Man Accused by Judge of 'Leading the Charge' in Capitol Riot Denied Release From Jail

A judge on Thursday denied an alleged Capitol rioter's bid for release from jail, accusing the Alabama native of "leading the charge" during the January 6 insurrection, the Associated Press reported. Christian Matthew Manley, 26, who has lived in Alaska since August, faces a handful of charges, including assaulting or resisting officers using a dangerous weapon and civil disorder.

U.S. Attorney Stephan Collins submitted videos of the Capitol riot as evidence in Manley's case. In the footage, Manley is allegedly seen inside a tunnel trying to breach the Capitol, using pepper spray twice on officers, throwing the empty cans and lobbing a metal rod at police, the AP reported.

At one point in the video, the man accused of being Manley leaves the tunnel and waves for more protesters to help break into the building. Manley was able to reach the front of the crowd in the tunnel and forcefully attempted to open the last door into the Capitol, according to the government.

"He was leading the charge, so to speak," U.S. Magistrate Judge Matthew McCrary Scoble said, adding that Manley was not an innocent bystander, but "came to fight."

For more reporting from the Associated Press, see below.

Alleged Capitol Rioter Denied Release
A judge on Thursday denied an alleged Capitol rioter’s bid for release from jail, accusing the Alabama native of “leading the charge” during the January 6 insurrection. Above, the Statement of Facts to support the complaint and arrest warrant for Christian Manley is photographed on October 19. Jon Elswick/AP Photo

After the judge denied his release, Manley waived his right to preliminary hearing and asked that he be immediately transferred to the U.S. District Court for the District of Columbia, the jurisdiction prosecuting those charged in the riot.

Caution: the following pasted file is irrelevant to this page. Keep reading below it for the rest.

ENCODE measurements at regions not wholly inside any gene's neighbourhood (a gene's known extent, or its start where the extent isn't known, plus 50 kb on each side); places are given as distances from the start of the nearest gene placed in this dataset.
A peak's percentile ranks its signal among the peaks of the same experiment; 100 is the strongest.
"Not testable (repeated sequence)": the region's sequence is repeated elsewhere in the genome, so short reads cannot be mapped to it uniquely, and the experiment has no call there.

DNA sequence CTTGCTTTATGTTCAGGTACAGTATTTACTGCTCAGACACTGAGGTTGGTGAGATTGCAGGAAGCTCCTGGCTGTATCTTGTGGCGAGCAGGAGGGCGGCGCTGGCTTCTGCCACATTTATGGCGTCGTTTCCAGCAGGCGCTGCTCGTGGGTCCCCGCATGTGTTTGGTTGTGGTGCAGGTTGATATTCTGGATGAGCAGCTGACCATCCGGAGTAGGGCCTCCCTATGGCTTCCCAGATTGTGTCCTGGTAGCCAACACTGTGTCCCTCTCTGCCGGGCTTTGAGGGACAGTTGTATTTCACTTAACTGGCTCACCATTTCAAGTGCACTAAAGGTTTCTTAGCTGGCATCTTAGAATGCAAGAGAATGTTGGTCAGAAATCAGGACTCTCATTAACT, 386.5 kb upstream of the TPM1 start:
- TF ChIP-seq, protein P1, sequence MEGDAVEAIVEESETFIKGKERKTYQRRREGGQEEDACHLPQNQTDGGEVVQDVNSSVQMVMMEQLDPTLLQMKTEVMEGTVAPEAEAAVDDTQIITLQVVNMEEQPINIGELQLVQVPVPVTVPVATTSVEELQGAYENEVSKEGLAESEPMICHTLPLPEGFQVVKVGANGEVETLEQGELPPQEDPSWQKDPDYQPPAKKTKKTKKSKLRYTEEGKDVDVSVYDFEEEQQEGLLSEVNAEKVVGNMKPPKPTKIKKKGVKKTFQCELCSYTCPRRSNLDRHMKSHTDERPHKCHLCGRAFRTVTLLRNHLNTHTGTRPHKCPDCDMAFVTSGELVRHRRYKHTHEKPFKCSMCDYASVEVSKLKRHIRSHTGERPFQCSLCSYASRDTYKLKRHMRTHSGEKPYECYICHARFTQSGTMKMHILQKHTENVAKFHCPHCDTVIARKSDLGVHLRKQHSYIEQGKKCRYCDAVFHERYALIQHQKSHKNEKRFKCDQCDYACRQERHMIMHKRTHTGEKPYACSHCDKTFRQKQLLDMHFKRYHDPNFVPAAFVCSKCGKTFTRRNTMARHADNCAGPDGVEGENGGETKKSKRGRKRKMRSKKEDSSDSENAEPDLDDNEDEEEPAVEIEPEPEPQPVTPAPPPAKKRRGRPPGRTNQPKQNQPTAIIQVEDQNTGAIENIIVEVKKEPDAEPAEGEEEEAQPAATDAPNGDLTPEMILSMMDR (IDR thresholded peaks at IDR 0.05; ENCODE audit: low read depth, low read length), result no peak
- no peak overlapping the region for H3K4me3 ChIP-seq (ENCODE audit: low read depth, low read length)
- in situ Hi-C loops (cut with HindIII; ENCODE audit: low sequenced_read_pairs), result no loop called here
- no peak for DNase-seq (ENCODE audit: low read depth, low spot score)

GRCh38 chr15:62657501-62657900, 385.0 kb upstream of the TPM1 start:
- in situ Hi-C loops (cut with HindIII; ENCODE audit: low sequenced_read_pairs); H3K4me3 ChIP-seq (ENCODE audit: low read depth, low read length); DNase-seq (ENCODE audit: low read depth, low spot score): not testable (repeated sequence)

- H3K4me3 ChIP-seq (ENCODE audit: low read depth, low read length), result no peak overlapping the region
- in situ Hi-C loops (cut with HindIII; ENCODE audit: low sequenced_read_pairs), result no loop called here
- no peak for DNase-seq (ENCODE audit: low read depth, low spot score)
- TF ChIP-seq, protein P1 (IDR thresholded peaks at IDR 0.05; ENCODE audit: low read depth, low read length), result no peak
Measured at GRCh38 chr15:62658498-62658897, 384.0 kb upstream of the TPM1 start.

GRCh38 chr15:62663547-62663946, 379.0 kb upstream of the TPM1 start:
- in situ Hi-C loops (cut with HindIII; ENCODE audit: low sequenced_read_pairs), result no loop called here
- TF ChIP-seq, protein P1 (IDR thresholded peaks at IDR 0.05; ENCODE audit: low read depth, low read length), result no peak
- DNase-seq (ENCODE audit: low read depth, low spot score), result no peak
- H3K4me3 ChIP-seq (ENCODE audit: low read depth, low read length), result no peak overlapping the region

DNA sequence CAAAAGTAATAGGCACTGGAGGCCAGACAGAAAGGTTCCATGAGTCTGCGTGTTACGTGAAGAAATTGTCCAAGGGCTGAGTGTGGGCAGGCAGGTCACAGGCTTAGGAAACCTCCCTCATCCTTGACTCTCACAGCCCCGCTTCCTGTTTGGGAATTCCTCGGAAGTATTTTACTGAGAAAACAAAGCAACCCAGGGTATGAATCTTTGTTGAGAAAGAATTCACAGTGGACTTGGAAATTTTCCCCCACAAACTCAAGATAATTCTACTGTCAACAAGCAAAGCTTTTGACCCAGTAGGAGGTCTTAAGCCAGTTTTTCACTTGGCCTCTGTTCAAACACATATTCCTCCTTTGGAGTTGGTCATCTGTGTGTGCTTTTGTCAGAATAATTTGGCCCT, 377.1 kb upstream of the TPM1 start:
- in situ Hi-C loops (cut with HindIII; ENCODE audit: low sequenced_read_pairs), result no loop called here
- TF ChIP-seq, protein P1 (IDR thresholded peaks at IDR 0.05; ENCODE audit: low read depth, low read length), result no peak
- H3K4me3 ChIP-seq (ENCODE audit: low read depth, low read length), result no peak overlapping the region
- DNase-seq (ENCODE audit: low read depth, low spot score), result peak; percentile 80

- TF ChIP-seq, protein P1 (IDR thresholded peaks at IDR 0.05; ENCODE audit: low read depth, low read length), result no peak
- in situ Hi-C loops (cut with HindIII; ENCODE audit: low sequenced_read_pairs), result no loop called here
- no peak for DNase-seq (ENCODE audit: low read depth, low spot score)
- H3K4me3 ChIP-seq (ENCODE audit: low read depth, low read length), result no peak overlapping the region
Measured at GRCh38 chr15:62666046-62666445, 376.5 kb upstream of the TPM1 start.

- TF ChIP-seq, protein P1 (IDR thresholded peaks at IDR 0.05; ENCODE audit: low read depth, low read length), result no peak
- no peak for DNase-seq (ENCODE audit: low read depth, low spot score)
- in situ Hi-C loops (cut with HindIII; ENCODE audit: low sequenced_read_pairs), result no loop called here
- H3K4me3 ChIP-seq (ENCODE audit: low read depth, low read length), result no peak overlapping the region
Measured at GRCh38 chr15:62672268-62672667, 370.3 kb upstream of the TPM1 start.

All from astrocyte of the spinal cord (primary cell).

Manley was soft spoken and polite, calling Scoble "sir" during his detention hearing in U.S. District Court in Anchorage. He wore a yellow prison outfit and was shackled at the feet.

A mask obscured his face, but his beard and hair were shorter than the man shown in the videos.

Manley intently watched the videos on either a monitor on the defense table or projected onto a wall, sometimes with a furrowed brow.

His federal public defender, Samuel Eilers, unsuccessfully argued for conditional release, saying Manley didn't own guns, didn't post about the riots on social media and didn't have a substance abuse problem.

Among the factors in the judge's decision to detain him was that breaching the Capitol by itself was a threat to society, and Manley could be a flight risk since he didn't have any close ties to Anchorage.

Manley served with the Marines for four years but received a less-than-honorable discharge, the judge said.

Two months ago, Manley moved to Alaska where he maintains an apartment. He is a commercial fisherman and was arrested by the FBI while arriving Friday at Ted Stevens Anchorage International Airport.

FBI Special Agent Marissa Taggart said she was tipped off by the agent working on the case that Manley would arrive, and she arrested him without incident on the plane.

An informant told the FBI they met Manley who he had allegedly told them he attended the riot, according to a statement filed by a special agent investigating the case.

The informant later identified Manley from a photograph taken during the January 6 riot at the U.S. Capitol. The informant also alleged that Manley had earlier shown them the same photo from a list of wanted persons distributed by the FBI.

The FBI alleged Manley's phone used a cell site near the Capitol on January 6. A relative of Manley's also identified him to the FBI, and said Manley had discussed going to the January 6 rally in Washington, D.C., the document says.

Jan. 6 Riot
Christian Matthew Manley, who currently lives in Alaska, faces a handful of charges for alleged involvement in the January 6 Capitol insurrection, has been denied release from jail. Above, supporters of President Donald Trump gather outside the U.S. Capitol in Washington on January 6. Shafkat Anowar/AP Photo